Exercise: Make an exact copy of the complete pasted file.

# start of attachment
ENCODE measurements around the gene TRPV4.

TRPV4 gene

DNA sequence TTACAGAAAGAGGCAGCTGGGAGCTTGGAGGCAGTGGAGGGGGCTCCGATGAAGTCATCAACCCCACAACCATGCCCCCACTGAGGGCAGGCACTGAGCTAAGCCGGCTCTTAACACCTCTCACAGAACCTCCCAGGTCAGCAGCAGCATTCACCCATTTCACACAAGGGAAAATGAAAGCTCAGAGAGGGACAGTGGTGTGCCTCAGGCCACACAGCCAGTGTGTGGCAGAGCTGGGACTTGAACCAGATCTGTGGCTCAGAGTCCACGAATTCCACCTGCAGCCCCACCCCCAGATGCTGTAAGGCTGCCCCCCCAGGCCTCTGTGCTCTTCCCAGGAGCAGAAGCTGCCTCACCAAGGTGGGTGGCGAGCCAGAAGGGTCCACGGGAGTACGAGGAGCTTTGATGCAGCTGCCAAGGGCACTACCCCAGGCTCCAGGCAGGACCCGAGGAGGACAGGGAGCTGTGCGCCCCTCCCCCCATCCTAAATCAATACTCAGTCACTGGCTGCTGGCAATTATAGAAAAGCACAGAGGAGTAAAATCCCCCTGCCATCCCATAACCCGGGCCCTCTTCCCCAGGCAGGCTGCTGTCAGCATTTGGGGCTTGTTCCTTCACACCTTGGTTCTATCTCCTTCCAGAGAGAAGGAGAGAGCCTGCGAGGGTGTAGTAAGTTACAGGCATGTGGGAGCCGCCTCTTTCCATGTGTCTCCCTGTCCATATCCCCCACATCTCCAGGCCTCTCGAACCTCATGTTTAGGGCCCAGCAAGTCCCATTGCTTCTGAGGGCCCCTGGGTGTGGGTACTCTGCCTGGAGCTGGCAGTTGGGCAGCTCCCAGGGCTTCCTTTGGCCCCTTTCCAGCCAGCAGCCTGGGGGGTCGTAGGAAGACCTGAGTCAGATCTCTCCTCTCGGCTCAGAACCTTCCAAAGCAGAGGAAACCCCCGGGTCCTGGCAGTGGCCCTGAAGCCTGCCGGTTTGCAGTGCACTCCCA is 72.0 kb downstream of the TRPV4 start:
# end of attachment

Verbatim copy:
ENCODE measurements around the gene TRPV4.

TRPV4 gene

DNA sequence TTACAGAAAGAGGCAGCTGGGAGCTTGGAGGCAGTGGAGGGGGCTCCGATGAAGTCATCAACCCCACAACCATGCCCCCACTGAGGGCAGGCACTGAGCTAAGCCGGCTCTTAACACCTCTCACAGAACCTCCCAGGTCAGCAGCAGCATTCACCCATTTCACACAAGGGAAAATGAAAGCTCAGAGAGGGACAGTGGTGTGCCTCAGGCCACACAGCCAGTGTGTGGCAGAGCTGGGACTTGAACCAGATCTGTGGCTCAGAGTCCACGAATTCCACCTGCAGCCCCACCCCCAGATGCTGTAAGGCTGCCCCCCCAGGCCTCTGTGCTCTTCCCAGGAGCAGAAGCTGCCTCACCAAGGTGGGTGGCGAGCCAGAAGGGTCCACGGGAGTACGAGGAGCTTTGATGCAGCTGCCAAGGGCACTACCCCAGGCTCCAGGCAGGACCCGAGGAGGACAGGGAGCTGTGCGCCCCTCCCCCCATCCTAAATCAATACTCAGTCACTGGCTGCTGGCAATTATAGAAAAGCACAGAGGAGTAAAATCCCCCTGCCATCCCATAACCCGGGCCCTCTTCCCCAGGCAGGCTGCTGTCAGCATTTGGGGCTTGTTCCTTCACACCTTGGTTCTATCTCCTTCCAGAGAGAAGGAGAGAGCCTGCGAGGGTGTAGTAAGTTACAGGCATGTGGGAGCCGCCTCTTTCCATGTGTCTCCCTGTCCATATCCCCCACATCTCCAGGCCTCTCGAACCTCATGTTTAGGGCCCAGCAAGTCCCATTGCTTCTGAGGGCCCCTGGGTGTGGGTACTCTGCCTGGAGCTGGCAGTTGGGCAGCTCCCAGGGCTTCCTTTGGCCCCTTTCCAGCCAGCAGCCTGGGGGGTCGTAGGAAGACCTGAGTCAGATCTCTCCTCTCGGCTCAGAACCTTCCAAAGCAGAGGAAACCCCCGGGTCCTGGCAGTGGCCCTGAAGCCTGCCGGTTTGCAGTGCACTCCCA is 72.0 kb downstream of the TRPV4 start: